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Darren Kilner

Darren Kilner

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When to buy Currency, Know when to buy Euros and Dollars

Disclaimer: THIS MATERIAL IS NOT INVESTMENT RESEARCH AS DEFINED BY THE FINANCIAL CONDUCT AUTHORITY

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CURRENCY SNAPSHOT

EUR – Under pressure as the IMF looks for Greek debt relief
GBP – Holding steady given the lack of UK data out today
USD – Growth, jobs and inflation figures eyed this afternoon

YESTERDAY

Very little economic data was released yesterday. German Consumer confidence kicked off the day with no surprises as the result of 10.1 came in line with expectations. In the UK Consumer credit and Mortgage approvals surpassed expectations and helped support the pound.

The Euro came under pressure yesterday as the Head of the IMF, Christine Lagarde, warned that Greece needs significant debt relief in order for the third bailout to be successful, she stated that “for any programme to fly, a significant debt restructuring should take place.” Today, the IMF’s lead negotiator Delia Velculescu, will arrive to resume the assessing of the Greek economy and how it can meet its new fiscal targets.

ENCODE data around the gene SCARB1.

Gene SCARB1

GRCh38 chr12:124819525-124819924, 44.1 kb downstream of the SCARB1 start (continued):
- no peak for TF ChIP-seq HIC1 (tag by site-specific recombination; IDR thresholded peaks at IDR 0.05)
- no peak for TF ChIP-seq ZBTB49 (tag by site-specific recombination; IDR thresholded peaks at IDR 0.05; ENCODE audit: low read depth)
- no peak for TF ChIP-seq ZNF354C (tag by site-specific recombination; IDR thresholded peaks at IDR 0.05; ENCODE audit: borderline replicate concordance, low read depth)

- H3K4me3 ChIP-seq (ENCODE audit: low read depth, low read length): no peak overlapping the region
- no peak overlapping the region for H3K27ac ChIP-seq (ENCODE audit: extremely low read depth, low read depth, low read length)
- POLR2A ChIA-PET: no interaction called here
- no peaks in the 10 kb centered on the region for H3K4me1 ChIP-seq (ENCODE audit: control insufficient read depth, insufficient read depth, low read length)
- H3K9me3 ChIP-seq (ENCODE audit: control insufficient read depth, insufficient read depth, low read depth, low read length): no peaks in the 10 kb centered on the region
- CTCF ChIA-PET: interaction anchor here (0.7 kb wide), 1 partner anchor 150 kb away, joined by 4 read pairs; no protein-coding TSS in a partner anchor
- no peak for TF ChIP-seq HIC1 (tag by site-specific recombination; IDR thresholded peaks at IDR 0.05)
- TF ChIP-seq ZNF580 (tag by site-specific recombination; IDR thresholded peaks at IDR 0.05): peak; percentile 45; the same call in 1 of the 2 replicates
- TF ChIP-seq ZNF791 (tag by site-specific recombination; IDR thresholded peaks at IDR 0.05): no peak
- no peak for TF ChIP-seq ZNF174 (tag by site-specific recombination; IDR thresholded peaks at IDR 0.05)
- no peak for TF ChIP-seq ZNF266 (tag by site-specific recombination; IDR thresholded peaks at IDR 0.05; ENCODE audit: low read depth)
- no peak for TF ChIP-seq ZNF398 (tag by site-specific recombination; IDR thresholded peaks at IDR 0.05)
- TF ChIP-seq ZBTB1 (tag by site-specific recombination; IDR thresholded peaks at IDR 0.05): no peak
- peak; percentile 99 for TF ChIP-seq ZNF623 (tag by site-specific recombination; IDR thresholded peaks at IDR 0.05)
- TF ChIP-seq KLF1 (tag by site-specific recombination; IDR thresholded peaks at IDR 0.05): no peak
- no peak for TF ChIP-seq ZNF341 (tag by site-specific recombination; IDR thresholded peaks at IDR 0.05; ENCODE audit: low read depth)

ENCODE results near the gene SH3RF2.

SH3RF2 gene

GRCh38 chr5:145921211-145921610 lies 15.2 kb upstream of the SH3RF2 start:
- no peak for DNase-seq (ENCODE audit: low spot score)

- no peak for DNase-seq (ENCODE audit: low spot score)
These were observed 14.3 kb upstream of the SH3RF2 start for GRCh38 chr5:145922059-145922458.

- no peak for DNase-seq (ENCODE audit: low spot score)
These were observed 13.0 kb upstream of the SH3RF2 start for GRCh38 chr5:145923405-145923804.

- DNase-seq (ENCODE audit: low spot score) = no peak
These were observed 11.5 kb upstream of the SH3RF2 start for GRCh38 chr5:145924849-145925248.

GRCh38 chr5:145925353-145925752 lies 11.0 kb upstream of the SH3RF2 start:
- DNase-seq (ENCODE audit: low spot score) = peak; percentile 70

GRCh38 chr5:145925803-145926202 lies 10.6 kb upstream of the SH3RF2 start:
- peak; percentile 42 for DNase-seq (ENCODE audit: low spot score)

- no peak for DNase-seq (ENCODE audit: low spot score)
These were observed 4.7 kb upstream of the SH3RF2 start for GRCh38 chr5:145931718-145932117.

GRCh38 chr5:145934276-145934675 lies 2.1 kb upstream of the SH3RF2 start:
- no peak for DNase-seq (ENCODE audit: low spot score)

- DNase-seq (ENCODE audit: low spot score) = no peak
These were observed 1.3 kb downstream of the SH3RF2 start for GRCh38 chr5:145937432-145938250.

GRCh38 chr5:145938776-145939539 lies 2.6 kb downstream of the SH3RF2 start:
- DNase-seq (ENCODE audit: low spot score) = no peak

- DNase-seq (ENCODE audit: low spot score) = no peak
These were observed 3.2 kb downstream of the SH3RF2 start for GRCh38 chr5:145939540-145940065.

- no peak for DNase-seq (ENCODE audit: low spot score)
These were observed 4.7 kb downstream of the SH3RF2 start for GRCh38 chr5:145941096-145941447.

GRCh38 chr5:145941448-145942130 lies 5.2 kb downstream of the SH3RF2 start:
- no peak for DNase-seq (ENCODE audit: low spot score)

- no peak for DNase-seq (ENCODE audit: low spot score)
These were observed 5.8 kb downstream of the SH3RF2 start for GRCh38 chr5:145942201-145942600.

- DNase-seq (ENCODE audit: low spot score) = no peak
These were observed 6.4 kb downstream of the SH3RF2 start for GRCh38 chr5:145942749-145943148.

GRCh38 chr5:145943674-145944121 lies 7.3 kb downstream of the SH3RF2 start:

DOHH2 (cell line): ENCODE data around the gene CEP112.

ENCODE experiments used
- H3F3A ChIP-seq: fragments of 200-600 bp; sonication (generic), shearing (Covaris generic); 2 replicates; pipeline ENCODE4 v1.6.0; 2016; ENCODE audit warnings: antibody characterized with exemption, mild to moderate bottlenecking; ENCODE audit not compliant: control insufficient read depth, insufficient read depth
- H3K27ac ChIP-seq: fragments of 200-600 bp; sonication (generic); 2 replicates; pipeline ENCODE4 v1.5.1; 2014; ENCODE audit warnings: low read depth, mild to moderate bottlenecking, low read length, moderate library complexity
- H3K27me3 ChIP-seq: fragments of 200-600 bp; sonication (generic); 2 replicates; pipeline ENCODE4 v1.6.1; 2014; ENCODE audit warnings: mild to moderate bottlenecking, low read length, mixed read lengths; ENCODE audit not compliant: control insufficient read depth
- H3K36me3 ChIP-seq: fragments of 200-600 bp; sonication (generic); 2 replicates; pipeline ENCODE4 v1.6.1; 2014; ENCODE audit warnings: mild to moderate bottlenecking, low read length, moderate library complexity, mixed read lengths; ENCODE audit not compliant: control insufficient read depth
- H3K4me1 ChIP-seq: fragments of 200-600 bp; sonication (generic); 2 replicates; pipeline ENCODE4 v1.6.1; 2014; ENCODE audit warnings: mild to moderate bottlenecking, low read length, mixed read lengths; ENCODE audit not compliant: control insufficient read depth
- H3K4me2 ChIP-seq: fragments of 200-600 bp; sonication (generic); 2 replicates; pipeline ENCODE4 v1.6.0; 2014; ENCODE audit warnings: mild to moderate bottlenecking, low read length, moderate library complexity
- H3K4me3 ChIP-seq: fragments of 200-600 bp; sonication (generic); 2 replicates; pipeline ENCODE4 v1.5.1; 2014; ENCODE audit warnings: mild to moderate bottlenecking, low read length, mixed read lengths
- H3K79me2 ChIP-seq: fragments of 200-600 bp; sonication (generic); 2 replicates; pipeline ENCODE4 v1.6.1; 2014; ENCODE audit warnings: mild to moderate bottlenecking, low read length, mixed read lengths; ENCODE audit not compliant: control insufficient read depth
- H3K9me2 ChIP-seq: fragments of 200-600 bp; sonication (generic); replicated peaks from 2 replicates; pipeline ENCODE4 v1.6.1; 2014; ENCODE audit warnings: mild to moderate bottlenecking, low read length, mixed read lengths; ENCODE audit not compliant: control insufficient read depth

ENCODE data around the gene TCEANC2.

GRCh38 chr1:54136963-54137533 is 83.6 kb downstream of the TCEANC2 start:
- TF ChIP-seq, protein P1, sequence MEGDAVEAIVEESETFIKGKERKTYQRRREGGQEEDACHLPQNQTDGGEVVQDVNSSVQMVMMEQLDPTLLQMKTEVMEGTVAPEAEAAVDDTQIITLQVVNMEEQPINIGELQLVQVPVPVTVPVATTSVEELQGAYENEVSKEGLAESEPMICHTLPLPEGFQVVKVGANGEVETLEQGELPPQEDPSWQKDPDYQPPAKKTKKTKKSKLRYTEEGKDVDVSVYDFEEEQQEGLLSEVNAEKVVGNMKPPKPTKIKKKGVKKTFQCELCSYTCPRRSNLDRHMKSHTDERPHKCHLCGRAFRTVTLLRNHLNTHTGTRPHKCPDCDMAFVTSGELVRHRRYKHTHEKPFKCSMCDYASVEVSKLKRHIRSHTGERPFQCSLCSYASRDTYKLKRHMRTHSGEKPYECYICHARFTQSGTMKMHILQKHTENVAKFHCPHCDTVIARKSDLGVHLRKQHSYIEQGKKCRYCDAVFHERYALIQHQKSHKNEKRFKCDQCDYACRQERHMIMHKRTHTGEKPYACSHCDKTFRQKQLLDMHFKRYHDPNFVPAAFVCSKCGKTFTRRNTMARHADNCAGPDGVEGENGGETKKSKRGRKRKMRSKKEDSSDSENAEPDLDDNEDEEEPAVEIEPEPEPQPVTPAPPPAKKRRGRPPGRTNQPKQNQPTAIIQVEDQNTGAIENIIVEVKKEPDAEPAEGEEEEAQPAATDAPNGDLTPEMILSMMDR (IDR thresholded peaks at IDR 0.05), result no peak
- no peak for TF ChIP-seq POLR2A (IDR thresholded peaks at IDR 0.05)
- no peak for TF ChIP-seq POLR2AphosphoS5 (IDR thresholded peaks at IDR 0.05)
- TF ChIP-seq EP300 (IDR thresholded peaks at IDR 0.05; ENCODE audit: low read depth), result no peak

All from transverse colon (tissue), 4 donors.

Overnight, the Federal Open Market Committee (FOMC) made no change to its interest rate range of 0.00% to 0.25%, in a unanimous decision. The Fed statement reiterated that the timing of a rate hike is dependent on economic data over the next few months. The statement was very similar to the one released in June, although it seems as though Fed views conditions in the housing and jobs markets as having improved somewhat. The dollar gained some strength following the meeting, though the markets are still left unsure as to the timing of the next rate hike in the US.

Thursday 30 July 2015, 10:25am

CURRENCY SNAPSHOT

EUR – With no data out EUR is at the mercy of the other Majors
GBP – Preliminary GDP gives Sterling a good day on Tuesday
USD – FOMC Rate and Statement out this afternoon

YESTERDAY

It was quiet on the data front yesterday but markets reacted to a couple of important releases. From the UK Preliminary GDP came out in line with expectations (0.7%) which the market received very positively indicating that a disappointing result may have been priced in. The figure helped Sterling claw back Monday’s losses against the Euro and rise to a five day high against the Dollar.

The GBP/USD high was assisted by a terrible CB Consumer Confidence survey in the US - 90.9 down from the expected 100.1.

The result is surprising considering the fact that market sentiment towards the US is currently quite high with many expecting a rate hike this year.

It was more of the same from RBNZ Governor Wheeler who spoke overnight saying New Zealand is facing further rate cuts and a weaker dollar in order to support the economy.